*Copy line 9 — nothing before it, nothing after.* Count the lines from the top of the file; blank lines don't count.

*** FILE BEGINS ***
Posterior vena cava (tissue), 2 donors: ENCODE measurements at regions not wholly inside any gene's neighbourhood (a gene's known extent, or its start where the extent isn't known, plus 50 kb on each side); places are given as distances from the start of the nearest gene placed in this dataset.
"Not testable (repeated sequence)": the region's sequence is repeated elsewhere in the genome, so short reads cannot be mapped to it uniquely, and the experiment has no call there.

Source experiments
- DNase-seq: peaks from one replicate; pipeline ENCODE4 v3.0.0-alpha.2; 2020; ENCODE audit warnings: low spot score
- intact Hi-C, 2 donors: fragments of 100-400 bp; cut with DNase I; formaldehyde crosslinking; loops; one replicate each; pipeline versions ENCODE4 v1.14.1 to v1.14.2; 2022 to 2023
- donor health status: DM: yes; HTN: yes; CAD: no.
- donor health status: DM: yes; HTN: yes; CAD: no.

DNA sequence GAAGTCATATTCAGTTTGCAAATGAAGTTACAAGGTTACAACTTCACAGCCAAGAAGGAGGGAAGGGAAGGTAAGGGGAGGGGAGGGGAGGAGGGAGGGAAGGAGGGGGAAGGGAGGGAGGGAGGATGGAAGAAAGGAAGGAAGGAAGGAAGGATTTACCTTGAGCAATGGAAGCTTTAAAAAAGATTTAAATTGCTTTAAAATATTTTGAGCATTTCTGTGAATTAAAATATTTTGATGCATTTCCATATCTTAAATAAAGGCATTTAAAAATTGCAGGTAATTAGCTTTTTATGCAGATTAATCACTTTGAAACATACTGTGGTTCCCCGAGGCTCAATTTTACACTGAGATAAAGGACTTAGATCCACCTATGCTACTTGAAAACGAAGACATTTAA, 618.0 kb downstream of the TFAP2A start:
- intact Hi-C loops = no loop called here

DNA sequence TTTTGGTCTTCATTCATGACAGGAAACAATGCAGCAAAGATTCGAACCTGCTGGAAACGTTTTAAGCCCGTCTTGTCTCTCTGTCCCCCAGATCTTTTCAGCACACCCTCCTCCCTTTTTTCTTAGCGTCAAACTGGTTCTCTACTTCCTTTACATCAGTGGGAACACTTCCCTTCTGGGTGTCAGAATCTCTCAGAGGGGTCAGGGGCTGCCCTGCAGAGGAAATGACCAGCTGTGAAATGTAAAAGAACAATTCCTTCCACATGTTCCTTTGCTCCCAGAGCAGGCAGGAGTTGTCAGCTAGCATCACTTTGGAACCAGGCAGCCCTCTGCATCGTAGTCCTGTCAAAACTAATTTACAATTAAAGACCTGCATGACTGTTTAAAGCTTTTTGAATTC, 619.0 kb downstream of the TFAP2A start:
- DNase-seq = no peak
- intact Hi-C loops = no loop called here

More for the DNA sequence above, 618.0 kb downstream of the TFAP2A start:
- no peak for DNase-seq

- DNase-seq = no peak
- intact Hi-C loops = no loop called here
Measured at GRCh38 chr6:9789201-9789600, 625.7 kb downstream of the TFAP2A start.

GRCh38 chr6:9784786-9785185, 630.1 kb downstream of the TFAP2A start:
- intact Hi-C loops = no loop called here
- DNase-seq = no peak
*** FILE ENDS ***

- intact Hi-C loops = no loop called here